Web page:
It is important that you break off all contact with a stalker. If you allow contact to continue, the stalker may read this as a sign that you want their attention.
4. Tell Family and Friends
Tell your family and friends that you are being stalked. If people know what is happening, they will be able to support you.
It is also important that people close to you know what is happening. Then, they won’t give any further information about you to the stalker.
If friends and family know the person, they may be able to convince the stalker to back off without any further action being needed.
5. Report it to the Police if You Think You Are In danger
If you have even the slightest feeling that you might be in danger, you should report it to the police. Don’t wait for something to happen, report it straight away.
You may have to gather evidence before the police can act. But if you have reported your concerns, it will be on file. Knowing that the police are aware of the situation may deter the stalker.
6. Collect Evidence
Keep a record of the activities of the stalker. Log every call they make and keep any emails or letters they send you. You should also keep a record of every time you report the stalking to the police.
You need to keep a record so that the police can act. This is not because the police won’t believe you. It’s because they will need evidence if they are going to prosecute a stalker.
7. Change Your Daily Routine
You shouldn’t have to change the way you live because of somebody else’s actions. But sometimes it is the safest thing to do.
If you feel that your stalker poses a threat to you, change your daily routine. Take a different route to work. Go to a different coffee shop in the morning. Do what you can do to avoid encountering the stalker.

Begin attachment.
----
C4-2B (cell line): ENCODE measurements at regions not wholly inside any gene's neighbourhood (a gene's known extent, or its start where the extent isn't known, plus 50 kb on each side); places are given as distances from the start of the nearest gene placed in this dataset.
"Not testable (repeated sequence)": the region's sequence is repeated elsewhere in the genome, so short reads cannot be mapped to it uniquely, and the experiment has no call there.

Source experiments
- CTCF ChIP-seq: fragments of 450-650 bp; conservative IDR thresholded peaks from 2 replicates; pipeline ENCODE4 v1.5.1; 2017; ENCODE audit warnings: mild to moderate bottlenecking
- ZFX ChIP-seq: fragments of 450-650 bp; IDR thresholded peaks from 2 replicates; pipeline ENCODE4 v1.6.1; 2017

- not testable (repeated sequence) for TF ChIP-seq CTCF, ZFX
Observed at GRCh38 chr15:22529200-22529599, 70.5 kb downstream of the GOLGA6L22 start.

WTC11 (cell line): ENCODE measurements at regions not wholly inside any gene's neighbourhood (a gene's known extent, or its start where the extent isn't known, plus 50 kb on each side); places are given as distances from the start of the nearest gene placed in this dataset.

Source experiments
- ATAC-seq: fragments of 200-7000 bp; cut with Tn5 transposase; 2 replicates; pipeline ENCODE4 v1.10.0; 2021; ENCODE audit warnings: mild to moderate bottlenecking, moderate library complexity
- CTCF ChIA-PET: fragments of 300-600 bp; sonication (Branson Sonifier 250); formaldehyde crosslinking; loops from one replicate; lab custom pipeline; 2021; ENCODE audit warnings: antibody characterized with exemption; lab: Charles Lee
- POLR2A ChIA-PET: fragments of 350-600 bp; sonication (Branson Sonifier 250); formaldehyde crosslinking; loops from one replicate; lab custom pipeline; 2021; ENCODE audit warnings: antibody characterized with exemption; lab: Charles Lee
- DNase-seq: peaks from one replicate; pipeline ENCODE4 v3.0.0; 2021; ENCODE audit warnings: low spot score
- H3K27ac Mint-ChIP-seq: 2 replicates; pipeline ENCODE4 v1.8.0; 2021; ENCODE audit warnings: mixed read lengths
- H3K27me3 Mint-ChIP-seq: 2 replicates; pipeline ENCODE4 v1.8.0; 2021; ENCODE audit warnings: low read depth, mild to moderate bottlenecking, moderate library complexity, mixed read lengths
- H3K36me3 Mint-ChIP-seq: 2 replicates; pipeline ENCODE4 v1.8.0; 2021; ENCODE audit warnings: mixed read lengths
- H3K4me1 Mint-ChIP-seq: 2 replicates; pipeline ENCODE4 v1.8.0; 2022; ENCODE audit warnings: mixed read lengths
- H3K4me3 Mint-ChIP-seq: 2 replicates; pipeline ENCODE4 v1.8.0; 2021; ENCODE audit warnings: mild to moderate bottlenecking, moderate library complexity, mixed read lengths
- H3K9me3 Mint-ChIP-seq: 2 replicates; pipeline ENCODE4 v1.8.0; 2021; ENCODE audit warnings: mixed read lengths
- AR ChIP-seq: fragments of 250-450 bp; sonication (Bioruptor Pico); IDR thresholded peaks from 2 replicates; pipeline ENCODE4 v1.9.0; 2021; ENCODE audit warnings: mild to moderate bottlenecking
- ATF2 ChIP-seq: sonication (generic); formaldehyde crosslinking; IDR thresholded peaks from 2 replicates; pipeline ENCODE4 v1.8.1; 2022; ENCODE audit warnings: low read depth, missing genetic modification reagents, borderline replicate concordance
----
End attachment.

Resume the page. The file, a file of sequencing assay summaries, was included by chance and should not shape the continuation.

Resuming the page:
8. Change Your Locks and Install an Alarm
If the stalker knows where you live, which they often do, change the locks on your home and install an alarm system.
A stalker’s behavior can escalate over time. So, it is important that you take steps to secure your home and protect yourself.
9. Be Extra Vigilant When You Go Out
If you feel that you are in danger, avoid places where there aren’t many other people around. You may also want to tell a friend what your plans are and check in with them to let them know you are OK.
10. Take It Seriously
Take stalking seriously. Especially if the stalker threatens to harm you, other people, or themselves. Remember, stalking can escalate. It might appear at first to be a harmless infatuation. But it can escalate from there into something more serious.
For help with stalking, find a local advocacy organization. Local advocate services are usually available that can help you. You may find these at a district attorney’s office or the local police department. Sexual assault agencies and domestic violence agencies may also provide help.
More information about stalking is available at The National Center for Victims of Crime.